I am of the “Don’t waste your life!” generation, a generation of young people in the church who believed their greatest call was to not settle for mediocrity in their Christian life.

I will never forget going to a young adult conference in my early 20s where we heard Isaiah 6 preached with such a fervor that even if we were saved already, we got saved again. Passion was the proof of salvation, zeal was the evidence of our faith, “Send me!” was our mantra, and “world changers” was our identity. We all wanted to be used by God, but none of us wanted to fold up the chairs afterward.

By the time I reached my late 20s, I was so worn out from trying so darn hard to be used by God that I felt, literally, used by God. Used up by him, so emptied out by him that I had nothing left to give anyone, including my own self. I beat my fists against my steering wheel, shouting expletives at him on my drive to work at a church. I sobbed on my bedroom floor at night and showed up to serve at our college ministry. I penciled question after question to him in my notebooks and then pretended to have the answers at Bible studies. I was the definition of the whitewashed tombs Jesus spoke about in Matthew 23:27: pretending to be clean on the outside but rotting to death on the inside.

We love the “Here am I. Send me!” part of Isaiah 6 (v. 8). We even love the vision of the throne room, the cherubim and seraphim flying back and forth, eternally singing the praises of the Holy One. Of course we want to serve the Lord God Almighty. Of course we want to be sent out by him. Of course we wouldn’t dare say anything else in the sight of that holiness.

Except Isaiah does. And if we miss what Isaiah says before he answers the Lord’s question, then we miss everything. He stands before glory and becomes undone. “Woe to me! … I am ruined! For I am a man of unclean lips, and I live among a people of unclean lips, and my eyes have seen the King, the Lord Almighty” (v. 5).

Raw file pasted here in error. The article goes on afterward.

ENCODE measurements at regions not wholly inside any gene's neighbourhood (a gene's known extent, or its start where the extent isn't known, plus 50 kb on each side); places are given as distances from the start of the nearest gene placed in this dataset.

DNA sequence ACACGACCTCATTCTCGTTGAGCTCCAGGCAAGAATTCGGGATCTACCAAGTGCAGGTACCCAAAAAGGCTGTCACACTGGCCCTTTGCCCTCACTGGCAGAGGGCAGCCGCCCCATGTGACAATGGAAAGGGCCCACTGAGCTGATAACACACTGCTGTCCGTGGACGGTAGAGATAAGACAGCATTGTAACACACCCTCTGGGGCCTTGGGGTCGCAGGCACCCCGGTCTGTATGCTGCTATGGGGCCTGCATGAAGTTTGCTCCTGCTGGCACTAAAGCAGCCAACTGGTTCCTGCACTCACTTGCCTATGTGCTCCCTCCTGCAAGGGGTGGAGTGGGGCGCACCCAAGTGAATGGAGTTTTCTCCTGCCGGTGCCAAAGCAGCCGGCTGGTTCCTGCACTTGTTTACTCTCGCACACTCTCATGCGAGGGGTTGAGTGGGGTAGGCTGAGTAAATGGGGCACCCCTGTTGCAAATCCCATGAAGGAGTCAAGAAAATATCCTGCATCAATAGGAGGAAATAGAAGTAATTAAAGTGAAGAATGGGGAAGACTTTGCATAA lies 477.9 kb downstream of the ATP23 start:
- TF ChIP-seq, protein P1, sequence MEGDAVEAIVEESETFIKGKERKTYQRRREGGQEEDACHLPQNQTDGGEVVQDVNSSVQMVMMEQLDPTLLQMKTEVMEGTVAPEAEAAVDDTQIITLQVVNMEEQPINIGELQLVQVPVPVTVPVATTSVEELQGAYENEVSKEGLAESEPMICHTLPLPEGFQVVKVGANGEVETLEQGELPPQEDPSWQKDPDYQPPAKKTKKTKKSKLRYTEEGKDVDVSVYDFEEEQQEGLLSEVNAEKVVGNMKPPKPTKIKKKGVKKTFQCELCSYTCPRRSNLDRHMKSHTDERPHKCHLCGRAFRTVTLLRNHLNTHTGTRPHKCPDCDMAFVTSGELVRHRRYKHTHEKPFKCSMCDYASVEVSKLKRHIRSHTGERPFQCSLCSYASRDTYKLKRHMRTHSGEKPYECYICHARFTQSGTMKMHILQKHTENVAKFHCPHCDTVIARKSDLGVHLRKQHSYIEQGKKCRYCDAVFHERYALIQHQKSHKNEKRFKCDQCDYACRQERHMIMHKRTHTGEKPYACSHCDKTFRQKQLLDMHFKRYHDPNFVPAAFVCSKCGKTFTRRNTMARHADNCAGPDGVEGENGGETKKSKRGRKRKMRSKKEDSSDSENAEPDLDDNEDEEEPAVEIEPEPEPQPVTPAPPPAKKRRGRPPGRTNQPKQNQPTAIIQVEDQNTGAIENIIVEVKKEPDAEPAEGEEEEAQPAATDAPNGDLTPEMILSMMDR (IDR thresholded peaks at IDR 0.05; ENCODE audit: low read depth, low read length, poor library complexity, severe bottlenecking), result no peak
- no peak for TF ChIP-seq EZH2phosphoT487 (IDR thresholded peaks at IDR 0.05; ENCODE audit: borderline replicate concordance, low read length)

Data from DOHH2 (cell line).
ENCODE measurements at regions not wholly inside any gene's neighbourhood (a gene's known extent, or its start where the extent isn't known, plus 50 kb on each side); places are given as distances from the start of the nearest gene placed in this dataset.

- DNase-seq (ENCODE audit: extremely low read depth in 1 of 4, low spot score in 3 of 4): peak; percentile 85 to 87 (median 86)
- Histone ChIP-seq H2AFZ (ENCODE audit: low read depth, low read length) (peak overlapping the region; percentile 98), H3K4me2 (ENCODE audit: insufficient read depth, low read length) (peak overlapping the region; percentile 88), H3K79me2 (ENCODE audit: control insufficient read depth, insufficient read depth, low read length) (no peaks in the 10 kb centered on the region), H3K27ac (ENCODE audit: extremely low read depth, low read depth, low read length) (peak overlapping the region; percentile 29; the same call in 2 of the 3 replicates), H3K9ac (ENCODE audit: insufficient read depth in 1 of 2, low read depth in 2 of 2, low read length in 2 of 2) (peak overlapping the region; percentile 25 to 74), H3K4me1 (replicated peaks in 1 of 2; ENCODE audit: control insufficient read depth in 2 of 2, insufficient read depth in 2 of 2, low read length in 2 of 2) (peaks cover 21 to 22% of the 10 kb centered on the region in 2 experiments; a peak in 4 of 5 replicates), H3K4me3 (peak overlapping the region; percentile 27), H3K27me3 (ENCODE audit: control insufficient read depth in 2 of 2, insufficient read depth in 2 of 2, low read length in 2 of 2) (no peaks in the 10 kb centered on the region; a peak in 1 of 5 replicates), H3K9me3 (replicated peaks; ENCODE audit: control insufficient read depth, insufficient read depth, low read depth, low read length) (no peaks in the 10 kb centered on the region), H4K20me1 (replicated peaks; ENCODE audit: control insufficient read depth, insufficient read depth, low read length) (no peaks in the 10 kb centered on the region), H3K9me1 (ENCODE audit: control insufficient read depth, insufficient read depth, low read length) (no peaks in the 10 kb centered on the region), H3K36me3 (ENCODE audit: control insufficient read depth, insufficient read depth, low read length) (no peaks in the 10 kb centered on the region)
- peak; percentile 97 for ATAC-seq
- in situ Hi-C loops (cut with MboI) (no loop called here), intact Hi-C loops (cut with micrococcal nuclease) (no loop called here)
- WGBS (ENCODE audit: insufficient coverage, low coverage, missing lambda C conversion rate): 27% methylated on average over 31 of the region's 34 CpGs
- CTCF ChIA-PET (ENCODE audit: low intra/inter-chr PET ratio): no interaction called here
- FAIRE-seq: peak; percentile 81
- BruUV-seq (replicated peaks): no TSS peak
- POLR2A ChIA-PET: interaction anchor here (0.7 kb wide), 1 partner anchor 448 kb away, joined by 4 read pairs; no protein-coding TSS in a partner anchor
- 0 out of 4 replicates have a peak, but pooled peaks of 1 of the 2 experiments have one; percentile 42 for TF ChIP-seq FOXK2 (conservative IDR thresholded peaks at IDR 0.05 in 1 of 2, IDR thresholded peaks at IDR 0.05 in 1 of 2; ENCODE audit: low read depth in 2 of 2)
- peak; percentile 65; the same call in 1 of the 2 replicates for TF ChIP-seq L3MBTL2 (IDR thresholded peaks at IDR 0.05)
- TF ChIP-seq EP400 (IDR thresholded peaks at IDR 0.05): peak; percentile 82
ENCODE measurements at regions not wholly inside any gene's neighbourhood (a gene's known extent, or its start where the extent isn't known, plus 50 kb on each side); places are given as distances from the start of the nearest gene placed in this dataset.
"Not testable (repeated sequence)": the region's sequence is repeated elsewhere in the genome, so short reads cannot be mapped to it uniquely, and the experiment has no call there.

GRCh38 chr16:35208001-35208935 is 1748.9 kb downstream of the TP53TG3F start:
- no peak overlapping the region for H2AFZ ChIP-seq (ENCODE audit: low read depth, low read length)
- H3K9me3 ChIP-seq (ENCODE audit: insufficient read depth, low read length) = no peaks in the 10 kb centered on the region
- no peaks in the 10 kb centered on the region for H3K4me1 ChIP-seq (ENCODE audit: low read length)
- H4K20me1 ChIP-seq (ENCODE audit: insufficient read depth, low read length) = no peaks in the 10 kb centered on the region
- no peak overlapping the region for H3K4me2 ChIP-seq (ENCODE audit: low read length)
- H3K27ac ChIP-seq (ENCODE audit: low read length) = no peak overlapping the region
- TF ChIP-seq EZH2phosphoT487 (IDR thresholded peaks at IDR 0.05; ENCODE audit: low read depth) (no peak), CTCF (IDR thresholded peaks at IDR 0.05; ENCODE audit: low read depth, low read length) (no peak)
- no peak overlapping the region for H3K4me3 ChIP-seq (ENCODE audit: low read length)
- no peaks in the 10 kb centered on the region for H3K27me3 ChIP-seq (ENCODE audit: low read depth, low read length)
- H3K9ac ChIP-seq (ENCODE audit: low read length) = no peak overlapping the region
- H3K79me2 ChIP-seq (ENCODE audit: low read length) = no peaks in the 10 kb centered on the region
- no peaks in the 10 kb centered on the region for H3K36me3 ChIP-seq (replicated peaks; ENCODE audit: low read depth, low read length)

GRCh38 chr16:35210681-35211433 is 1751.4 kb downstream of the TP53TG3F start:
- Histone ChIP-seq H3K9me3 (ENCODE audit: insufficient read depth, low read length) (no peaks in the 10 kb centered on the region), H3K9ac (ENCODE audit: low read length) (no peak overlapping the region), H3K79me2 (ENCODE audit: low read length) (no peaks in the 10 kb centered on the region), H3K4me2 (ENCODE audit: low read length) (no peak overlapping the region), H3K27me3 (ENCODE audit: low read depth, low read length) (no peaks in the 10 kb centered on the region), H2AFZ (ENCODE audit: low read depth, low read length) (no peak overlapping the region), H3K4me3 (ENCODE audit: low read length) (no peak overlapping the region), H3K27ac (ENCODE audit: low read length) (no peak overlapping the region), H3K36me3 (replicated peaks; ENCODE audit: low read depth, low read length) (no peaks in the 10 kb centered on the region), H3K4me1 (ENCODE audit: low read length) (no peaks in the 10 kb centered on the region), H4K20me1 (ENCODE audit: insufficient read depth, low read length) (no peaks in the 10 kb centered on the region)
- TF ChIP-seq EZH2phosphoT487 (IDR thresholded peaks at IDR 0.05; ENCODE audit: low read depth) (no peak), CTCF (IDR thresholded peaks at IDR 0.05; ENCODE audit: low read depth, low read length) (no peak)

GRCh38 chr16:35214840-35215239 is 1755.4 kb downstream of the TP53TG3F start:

When we come to the end of ourselves, we begin to see that a faith built upon our skills, gifts, charisma, or good deeds for God is a house of cards. Otherwise, I just don’t know how we can have the “Send me!” moment. Not really. Not sustainably.

Somewhere along the way, we’re going to come smacking against a wall in our faith where our questions and doubts are insurmountable because the work we do stops seeming so grand or rewarding.

That’s when we see that the glory we were trying to capture was mostly for ourselves. And we discover that serving the Lord is more like carrying a cross than standing on a stage.

Lore Ferguson Wilbert, A Curious Faith, Brazos, a division of Baker Publishing Group, © 2022. Used by permission of the publisher. www.bakerpublishinggroup.com.

[ This article is also available in español and Indonesian. ]

Have something to add about this? See something we missed? Share your feedback here.

Curious Faith
Curious Faith
Brazos Press
192 pp., 7.49
Buy Curious Faith from Amazon